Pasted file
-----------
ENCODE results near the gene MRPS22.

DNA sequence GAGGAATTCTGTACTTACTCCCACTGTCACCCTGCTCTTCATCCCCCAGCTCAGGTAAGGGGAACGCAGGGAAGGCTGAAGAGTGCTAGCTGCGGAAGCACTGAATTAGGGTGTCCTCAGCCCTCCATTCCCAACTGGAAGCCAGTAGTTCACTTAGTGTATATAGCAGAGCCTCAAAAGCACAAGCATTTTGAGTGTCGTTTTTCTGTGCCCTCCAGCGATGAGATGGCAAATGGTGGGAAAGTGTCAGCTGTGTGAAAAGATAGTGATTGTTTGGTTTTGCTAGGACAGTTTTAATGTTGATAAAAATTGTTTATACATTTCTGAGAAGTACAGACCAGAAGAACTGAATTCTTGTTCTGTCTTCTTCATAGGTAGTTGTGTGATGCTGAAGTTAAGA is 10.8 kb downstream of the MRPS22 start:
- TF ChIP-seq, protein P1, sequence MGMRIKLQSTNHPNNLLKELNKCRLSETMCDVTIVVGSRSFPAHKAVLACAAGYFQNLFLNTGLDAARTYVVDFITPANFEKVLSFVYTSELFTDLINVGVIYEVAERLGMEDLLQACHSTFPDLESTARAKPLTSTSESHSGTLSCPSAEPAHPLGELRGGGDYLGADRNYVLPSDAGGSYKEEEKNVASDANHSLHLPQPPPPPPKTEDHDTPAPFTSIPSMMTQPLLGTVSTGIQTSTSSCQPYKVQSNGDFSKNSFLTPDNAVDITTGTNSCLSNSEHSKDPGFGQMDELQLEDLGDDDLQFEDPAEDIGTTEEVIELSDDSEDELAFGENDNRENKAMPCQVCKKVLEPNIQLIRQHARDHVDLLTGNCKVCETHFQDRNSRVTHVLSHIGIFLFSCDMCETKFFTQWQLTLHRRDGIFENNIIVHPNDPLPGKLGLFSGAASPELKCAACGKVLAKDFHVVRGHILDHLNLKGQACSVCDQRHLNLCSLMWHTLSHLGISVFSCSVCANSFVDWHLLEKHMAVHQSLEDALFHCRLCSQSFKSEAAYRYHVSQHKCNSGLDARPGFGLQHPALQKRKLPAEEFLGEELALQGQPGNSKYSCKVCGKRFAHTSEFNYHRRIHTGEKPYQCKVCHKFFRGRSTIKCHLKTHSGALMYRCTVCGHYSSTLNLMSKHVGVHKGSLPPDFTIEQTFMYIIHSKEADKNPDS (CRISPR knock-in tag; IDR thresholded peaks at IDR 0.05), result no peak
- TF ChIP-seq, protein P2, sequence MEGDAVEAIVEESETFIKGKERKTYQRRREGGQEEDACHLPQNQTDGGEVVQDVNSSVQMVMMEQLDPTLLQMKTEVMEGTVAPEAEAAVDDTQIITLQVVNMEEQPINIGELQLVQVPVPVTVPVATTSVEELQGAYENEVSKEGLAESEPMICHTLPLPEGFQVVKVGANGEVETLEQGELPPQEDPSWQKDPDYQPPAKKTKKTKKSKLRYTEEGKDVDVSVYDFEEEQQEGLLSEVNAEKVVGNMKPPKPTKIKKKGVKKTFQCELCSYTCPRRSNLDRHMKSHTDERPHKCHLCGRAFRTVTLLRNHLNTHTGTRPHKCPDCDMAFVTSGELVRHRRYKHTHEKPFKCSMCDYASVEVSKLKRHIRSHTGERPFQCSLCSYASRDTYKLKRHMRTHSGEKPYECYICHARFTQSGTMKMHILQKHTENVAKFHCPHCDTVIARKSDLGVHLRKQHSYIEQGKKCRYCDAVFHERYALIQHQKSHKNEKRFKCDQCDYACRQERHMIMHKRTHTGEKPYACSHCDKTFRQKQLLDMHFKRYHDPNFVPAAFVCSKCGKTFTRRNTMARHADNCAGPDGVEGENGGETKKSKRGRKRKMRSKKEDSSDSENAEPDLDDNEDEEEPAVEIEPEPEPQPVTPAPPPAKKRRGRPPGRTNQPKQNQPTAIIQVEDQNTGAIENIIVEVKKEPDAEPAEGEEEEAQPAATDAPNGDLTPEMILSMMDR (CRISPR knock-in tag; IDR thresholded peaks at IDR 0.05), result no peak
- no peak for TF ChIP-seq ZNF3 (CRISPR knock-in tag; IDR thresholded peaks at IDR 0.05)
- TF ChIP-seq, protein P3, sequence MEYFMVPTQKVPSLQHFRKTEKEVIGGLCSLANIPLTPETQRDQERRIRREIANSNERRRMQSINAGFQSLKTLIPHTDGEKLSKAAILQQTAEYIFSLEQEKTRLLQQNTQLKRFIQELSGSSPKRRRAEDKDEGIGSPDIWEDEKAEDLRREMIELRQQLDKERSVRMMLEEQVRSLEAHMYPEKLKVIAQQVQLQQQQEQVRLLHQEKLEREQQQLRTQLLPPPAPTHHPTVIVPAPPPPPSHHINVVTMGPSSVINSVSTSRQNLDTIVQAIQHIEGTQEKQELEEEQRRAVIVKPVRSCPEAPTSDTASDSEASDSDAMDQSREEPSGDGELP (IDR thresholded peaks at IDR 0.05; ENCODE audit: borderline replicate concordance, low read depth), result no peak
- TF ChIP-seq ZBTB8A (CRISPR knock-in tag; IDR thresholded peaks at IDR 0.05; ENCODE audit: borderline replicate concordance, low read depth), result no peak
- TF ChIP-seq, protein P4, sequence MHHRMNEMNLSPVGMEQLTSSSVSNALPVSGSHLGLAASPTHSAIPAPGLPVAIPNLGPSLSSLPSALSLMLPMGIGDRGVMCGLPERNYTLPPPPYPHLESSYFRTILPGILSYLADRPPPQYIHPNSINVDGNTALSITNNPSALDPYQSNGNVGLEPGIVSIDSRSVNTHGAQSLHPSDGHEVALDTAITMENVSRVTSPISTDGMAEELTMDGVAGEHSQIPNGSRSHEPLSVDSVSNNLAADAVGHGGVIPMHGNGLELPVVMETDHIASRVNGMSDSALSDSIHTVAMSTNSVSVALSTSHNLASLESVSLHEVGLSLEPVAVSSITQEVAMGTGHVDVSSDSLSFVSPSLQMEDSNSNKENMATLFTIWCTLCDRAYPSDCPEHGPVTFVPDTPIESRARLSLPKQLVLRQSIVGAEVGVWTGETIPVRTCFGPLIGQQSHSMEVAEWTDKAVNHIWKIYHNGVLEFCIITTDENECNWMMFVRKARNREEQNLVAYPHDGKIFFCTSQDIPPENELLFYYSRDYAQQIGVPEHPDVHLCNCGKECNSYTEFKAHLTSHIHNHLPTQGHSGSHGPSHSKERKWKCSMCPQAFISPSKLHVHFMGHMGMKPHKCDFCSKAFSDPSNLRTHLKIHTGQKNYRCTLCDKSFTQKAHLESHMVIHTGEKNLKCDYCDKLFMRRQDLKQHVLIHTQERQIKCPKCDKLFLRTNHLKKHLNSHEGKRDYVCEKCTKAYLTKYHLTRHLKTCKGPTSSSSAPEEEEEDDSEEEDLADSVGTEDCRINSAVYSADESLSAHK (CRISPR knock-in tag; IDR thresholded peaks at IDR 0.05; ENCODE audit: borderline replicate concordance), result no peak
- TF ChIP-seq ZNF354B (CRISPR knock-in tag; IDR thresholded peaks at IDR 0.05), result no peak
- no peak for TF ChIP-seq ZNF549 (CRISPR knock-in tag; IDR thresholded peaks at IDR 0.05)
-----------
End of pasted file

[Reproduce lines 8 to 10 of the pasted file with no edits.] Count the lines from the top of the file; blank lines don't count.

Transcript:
- TF ChIP-seq, protein P4, sequence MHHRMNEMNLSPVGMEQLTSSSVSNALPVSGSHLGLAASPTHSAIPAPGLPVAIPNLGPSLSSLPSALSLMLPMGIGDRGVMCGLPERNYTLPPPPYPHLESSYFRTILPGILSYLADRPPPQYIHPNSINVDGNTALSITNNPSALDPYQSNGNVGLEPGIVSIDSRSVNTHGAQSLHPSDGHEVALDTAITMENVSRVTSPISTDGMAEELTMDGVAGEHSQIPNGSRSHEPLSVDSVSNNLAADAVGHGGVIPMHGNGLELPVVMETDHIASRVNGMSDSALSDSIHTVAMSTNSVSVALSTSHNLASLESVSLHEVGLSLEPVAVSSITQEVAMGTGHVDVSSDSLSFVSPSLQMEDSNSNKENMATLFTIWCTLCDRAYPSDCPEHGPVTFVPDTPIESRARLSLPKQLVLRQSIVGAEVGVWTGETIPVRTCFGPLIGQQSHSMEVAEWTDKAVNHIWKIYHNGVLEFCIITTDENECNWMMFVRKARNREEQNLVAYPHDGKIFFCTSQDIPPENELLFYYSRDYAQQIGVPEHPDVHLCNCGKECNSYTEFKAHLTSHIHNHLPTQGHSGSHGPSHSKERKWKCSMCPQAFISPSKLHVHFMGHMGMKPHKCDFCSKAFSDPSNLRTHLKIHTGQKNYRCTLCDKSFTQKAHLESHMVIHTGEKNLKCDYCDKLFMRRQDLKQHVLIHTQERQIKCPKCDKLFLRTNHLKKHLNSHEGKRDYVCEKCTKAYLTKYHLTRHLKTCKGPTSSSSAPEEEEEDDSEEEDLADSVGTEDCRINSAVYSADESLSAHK (CRISPR knock-in tag; IDR thresholded peaks at IDR 0.05; ENCODE audit: borderline replicate concordance), result no peak
- TF ChIP-seq ZNF354B (CRISPR knock-in tag; IDR thresholded peaks at IDR 0.05), result no peak
- no peak for TF ChIP-seq ZNF549 (CRISPR knock-in tag; IDR thresholded peaks at IDR 0.05)